The Securities and Exchange Commission’s settlement with EtherDelta’s Zachary Coburn is the first time the regulator has targeted a cryptocurrency exchange.

The Securities and Exchange Commission’s settlement with EtherDelta’s Zachary Coburn is the first time the regulator has targeted a cryptocurrency exchange.


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jonathan ernst/Reuters

The Securities and Exchange Commission said Thursday it reached a settlement with the founder of digital-token trading platform for operating an unregistered exchange.

The regulator reached a settlement with the founder of EtherDelta, Zachary Coburn. Mr. Coburn launched the EtherDelta website in 2016 as a platform for trading blockchain-based tokens—known as ERC20 tokens—the SEC said. ERC20 is a standard coding protocol often used in initial coin offerings.

This is the first time the SEC has targeted a cryptocurrency exchange, and what is known in the crypto sector as a “decentralized” exchange.

Mr. Coburn couldn’t immediately be reached for comment.

Essentially, EtherDelta was a piece of software that allowed users to trade with each other directly, as opposed to a centralized business like a traditional stock market that facilitates trading.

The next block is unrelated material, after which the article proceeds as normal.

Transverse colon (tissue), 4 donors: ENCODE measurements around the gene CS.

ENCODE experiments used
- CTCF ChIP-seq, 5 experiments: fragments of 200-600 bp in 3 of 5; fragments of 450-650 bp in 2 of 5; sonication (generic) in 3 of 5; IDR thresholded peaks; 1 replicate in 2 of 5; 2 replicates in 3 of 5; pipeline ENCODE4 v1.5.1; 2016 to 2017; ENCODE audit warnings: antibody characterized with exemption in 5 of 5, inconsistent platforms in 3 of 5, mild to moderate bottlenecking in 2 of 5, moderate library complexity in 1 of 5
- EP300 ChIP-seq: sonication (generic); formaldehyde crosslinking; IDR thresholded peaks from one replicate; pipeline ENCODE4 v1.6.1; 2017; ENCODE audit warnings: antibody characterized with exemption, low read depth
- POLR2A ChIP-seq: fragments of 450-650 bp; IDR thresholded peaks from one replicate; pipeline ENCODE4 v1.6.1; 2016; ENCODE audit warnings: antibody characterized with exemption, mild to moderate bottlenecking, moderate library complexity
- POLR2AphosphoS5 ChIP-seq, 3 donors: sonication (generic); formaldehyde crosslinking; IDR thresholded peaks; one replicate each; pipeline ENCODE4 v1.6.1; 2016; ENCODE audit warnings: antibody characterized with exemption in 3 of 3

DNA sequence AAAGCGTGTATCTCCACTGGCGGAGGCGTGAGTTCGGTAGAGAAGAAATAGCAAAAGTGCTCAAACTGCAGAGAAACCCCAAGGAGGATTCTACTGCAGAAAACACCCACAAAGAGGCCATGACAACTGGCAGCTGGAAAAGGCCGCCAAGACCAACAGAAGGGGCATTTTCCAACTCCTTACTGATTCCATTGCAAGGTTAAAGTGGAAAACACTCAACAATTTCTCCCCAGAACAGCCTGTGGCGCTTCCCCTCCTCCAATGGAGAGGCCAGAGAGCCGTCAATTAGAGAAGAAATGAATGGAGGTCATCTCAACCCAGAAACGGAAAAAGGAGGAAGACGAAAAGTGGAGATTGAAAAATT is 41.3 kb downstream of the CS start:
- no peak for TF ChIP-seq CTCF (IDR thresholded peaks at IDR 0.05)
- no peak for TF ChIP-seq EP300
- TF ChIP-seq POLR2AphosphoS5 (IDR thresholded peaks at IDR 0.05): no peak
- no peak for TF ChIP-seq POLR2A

The enforcement action is another indication that the commission is focused more on the impact a business has, not how it is organized or how its operators describe it. It also shows that the commission will target individuals. A common argument against regulation in the cryptocurrency space is that coders are just writing software, and aren’t responsible for the effects of the software. The action against Mr. Coburn illustrates that the commission rejects that line of thinking.

The SEC said that it had issued a report last year that said platforms that trade these types of tokens, among other assets, had to be registered. Over 3.6 million orders for ERC20 tokens were carried out by EtherDelta users over 18 months, which also included tokens that are considered securities, the SEC said.

Mr. Coburn, without admitting or denying the SEC’s accusations, will pay $300,000 in disgorgement, a $75,000 penalty and $13,000 in prejudgment interest, the SEC said. The regulator said it took Mr. Coburn’s cooperation into consideration when deciding on his penalty.

Write to Allison Prang at allison.prang@wsj.com and Paul Vigna at paul.vigna@wsj.com



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